In the wake of the Japanese earthquake and tsunami, tens of thousands have found themselves displaced permanently or temporarily. Of those whose homes have remained intact, many are temporarily without water, electricity and phone service.
“People should expect to spend at least 72 hours — if not more — on their own, taking care of themselves with very little help from emergency responders, who will be either overwhelmed or unable to get to a lot of places,” Sarah Nathe, a disaster planner at University of California at Berkeley’s Disaster-Resistant University project, told the Chronicle in October 1999. –>
In order to prepare for another such disaster here locally, we have compiled a list of supplies the American Red Cross recommends you keep on hand. Make a smaller, portable version to store in your car, perhaps in a backpack.
- Store water in plastic containers such as soft drink bottles. Avoid using containers that will decompose or break, such as milk cartons or glass bottles. A normally active person needs to drink at least two quarts of water each day. Hot environments and intense physical activity can double that amount. Children, nursing mothers, and ill people will need more.
- Store one gallon of water per person per day. Don’t forget your pets.
- Keep at least a three-day supply of water per person (two quarts for drinking, two quarts for each person in your household for food preparation/sanitation).
- Change this water every six months. Household liquid bleach to kill microorganisms:
- Use only regular household liquid bleach that contains 5.25 percent sodium hypochlorite. Do not use scented bleaches, colorsafe bleaches or bleaches with added cleaners.
- Add 16 drops of bleach per gallon of water, stir and let stand for 30 minutes. If the water does not have a slight bleach odor, repeat the dosage and let stand another 15 minutes.
- The only agent used to treat water should be household liquid bleach. Other chemicals (such as iodine or water treatment products sold in camping or surplus stores) that do not contain 5.25 percent sodium hypochlorite as the only active ingredient are not recommended and should not be used.
- Ready-to-eat canned meats, fruits, vegetables.
- Canned juices, milk, soup
- Sugar, salt, pepper
- High energy foods such as peanut butter, jelly, crackers, granola bars, trail mix; foods that will not increase thirst.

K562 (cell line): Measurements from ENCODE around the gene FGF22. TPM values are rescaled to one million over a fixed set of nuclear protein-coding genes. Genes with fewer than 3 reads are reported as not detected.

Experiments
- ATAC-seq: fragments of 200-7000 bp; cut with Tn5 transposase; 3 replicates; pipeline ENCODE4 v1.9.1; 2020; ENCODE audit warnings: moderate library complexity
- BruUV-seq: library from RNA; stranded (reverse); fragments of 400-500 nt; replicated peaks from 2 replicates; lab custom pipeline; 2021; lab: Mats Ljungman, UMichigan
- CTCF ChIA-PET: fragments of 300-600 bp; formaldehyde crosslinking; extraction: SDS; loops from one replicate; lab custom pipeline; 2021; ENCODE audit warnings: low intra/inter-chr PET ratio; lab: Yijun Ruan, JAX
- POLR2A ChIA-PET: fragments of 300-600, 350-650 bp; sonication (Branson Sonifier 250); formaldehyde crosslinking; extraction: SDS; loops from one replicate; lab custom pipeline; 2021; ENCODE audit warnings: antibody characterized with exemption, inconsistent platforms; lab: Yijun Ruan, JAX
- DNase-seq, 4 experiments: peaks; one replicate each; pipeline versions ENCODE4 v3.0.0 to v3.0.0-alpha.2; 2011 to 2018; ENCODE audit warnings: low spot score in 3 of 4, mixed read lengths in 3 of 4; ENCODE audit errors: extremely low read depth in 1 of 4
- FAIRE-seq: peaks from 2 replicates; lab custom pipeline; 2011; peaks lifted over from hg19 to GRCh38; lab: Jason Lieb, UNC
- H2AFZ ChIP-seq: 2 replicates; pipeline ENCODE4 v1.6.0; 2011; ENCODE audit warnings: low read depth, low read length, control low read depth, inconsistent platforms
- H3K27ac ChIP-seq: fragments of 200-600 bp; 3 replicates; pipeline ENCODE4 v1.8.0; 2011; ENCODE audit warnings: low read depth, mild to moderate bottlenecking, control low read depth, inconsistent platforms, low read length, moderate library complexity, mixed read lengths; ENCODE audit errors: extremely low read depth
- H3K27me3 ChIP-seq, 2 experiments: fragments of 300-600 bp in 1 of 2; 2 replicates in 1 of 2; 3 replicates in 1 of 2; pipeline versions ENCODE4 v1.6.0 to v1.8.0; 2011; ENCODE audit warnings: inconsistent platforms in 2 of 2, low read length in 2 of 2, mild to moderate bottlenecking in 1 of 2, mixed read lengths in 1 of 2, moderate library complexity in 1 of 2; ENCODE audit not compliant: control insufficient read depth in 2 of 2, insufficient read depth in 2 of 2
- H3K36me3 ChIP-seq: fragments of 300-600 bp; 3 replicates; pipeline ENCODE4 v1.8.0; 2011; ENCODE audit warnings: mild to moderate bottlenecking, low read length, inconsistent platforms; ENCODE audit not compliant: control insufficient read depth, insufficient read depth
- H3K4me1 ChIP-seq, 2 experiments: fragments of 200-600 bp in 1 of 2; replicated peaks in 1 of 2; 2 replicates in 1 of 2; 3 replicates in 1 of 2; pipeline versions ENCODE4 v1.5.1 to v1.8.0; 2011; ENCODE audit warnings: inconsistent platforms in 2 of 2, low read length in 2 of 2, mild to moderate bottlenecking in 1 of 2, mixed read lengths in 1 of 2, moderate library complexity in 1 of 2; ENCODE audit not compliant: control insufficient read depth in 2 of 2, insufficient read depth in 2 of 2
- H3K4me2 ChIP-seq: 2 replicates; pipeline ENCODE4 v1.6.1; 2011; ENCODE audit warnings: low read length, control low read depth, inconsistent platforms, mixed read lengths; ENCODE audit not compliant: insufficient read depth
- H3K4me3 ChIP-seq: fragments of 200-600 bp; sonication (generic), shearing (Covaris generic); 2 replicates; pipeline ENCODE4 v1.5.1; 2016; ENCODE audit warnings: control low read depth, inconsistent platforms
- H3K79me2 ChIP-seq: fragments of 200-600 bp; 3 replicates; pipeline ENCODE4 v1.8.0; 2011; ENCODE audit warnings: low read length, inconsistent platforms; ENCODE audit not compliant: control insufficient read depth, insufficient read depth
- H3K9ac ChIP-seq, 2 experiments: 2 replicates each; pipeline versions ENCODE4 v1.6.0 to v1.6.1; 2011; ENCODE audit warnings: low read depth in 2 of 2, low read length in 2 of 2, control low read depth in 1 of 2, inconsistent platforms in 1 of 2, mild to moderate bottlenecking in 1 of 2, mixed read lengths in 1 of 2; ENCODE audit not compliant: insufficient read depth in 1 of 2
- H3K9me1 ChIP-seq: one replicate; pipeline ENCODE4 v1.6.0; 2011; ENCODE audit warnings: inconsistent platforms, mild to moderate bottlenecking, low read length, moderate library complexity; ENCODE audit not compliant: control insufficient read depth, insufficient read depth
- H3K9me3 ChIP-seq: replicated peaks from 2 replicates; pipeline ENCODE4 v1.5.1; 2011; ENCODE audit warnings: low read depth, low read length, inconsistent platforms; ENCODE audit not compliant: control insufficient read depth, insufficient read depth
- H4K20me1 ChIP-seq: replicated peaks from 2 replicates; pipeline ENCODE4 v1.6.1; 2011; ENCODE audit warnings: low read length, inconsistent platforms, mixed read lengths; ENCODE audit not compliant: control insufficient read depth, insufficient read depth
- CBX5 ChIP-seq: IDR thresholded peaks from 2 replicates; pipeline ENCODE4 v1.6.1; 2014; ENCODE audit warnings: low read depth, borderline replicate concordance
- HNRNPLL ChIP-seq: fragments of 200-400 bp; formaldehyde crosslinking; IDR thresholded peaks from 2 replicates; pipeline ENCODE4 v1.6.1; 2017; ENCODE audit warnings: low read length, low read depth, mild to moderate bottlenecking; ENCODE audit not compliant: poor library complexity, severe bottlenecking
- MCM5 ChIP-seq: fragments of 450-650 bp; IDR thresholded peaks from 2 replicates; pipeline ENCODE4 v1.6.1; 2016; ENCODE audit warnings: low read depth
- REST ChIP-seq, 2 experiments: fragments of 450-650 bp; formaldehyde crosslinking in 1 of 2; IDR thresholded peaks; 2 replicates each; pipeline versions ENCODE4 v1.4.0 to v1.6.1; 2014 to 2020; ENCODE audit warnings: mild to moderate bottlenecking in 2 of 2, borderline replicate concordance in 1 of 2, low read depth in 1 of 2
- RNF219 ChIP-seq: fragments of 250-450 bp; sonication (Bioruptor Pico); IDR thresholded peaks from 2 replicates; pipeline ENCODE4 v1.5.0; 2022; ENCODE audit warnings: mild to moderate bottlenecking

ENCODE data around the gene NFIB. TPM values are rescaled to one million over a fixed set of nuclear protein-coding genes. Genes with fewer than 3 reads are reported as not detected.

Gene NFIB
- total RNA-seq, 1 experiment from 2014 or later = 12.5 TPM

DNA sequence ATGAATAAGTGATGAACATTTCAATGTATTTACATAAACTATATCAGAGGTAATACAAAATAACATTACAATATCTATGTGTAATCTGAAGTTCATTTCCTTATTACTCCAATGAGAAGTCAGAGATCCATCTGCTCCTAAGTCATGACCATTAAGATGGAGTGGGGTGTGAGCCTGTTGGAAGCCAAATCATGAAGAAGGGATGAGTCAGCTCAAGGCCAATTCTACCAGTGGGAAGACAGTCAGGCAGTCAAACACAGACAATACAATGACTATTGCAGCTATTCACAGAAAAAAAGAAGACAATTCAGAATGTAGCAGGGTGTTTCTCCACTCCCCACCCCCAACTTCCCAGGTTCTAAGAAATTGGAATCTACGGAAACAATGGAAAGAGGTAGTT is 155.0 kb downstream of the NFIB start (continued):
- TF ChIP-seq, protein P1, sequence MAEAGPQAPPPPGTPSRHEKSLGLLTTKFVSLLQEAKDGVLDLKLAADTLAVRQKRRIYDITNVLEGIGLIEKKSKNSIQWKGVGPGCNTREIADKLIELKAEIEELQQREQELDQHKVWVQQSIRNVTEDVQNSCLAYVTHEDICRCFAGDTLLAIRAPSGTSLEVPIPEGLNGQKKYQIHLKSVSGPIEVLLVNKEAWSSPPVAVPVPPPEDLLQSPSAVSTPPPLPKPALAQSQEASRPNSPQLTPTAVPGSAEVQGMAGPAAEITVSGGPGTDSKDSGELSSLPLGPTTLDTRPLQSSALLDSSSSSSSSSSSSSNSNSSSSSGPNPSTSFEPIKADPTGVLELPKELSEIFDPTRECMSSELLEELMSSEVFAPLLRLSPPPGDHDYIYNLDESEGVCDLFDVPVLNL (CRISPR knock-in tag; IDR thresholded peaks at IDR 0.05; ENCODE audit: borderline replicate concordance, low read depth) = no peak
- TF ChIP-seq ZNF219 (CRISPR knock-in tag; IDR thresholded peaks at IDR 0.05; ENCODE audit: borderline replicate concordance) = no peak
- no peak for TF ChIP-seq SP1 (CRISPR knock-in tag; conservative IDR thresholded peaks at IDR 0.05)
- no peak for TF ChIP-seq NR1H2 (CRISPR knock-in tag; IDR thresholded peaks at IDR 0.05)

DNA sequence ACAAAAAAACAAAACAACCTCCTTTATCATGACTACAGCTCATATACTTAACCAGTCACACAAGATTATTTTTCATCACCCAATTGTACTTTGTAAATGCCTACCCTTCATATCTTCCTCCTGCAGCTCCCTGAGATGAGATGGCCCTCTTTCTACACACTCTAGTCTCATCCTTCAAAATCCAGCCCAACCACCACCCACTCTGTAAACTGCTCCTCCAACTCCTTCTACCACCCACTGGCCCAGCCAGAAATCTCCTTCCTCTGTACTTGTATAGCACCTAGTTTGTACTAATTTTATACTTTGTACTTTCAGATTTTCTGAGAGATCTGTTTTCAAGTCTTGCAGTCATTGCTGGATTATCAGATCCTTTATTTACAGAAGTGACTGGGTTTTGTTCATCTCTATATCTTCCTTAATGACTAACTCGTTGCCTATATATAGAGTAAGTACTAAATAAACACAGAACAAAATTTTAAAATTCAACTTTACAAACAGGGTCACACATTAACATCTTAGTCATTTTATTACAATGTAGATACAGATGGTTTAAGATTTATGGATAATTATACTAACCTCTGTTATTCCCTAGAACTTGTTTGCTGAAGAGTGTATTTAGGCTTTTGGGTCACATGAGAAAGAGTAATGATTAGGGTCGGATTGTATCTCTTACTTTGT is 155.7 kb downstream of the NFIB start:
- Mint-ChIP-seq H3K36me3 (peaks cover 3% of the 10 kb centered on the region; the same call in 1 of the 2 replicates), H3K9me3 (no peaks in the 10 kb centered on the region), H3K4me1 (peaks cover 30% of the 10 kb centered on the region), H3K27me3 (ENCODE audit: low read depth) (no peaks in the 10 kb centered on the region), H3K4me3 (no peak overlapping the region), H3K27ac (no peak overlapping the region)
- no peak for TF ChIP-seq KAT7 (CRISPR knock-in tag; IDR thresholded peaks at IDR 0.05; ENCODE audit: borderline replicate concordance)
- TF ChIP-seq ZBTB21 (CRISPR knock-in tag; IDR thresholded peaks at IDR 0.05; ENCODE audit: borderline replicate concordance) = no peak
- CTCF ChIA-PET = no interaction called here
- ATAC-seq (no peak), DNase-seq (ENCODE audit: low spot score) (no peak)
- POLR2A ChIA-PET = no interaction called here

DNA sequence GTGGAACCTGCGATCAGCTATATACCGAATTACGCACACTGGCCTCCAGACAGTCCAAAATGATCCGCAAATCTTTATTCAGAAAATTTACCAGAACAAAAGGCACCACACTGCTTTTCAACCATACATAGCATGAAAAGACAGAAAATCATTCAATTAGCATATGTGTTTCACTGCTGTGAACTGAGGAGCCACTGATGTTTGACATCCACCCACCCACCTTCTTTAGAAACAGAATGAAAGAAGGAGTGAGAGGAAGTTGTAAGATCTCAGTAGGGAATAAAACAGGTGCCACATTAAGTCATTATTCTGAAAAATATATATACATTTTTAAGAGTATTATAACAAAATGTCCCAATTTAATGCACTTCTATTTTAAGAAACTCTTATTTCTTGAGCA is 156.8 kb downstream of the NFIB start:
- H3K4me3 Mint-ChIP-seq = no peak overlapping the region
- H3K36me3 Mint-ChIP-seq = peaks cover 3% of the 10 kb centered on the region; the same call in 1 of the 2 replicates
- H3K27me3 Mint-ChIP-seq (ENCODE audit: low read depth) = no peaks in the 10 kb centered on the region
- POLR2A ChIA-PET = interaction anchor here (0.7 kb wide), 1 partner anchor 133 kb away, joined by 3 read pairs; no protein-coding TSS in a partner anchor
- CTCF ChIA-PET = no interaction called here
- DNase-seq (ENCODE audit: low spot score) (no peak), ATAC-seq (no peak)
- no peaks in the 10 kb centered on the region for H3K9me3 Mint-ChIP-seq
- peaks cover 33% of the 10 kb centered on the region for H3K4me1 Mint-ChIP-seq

- Foods for infants, elderly, persons with special dietary needs
- Comfort/stress foods: cookies, hard candy, sweetened cereals, lollipops, instant coffee, tea bags.
- Pet food, at least one ounce per animal pound per day.
- Avoid foods like rice, pasta and dry beans that require a great deal of water to prepare. Remember to restock your food once a year.
FIRST AID KIT
- Sterile adhesive bandages in assorted sizes
- Assorted sizes of safety pins
- Cleansing agent/soap
- Latex gloves (2 pairs)
- 2-inch sterile gauze pads (4-6)
- 4-inch sterile gauze pads (4-6)
- Triangular bandages (3)
- Non-prescription drugs such as Pain relievers, Anti-diarrhea medicines, Antacid, Syrup of Ipecac (used to induce vomiting with the advice of a Poison Control Center), Laxatives, Activated charcoal (used with advice from the Poison Control Center)
- Personal prescriptions and a supply of medications
- Various roller bandages
- Moistened towelettes
- Tongue blades (2)
- Tube of petroleum jelly or other lubricant
TOOLS AND SUPPLIES
- Paper cups, plates, and plastic utensils
- Battery-operated radio and extra batteries
- Flashlight and extra batteries
- Cash or traveler’s checks, in case banks are closed in the days following an earthquake
- Non-electric can opener or a utility knife
- Small fire extinguisher
- Matches in a waterproof container
- Aluminum foil
- Plastic storage containers
- Signal flare
- Paper, pencil
- Needles, thread
- Medicine dropper
- Wrench, to turn off gas and water
- Toilet paper
- Soap, liquid detergent
- Feminine supplies
- Plastic garbage bags and ties
- Plastic bucket with tight lid
- Household chlorine bleach
- Poop bags and scooper for pet waste
CLOTHING AND BEDDING
- Sturdy shoes or work boots (keep near your bed)
- Rain gear
- Blankets or sleeping bags
- Warm clothing
- Sunglasses (keep your spare eyeglasses in the emergency kit, too.)
- Will, insurance policies, contracts deeds, stocks and bonds
- Passports, social security cards, immunization records
- Bank account numbers
- Credit card account numbers and companies
- Inventory of valuable household goods, important telephone numbers
- Family records (birth, marriage, death certificates)
**Remember to include special needs family members such as a baby or an older person might have. It is also good to store in a water proof plastic bag important family documents (passports, wills, medical records etc.) along with your earthquake survival kit.
The Bremner Group at Coldwell Banker
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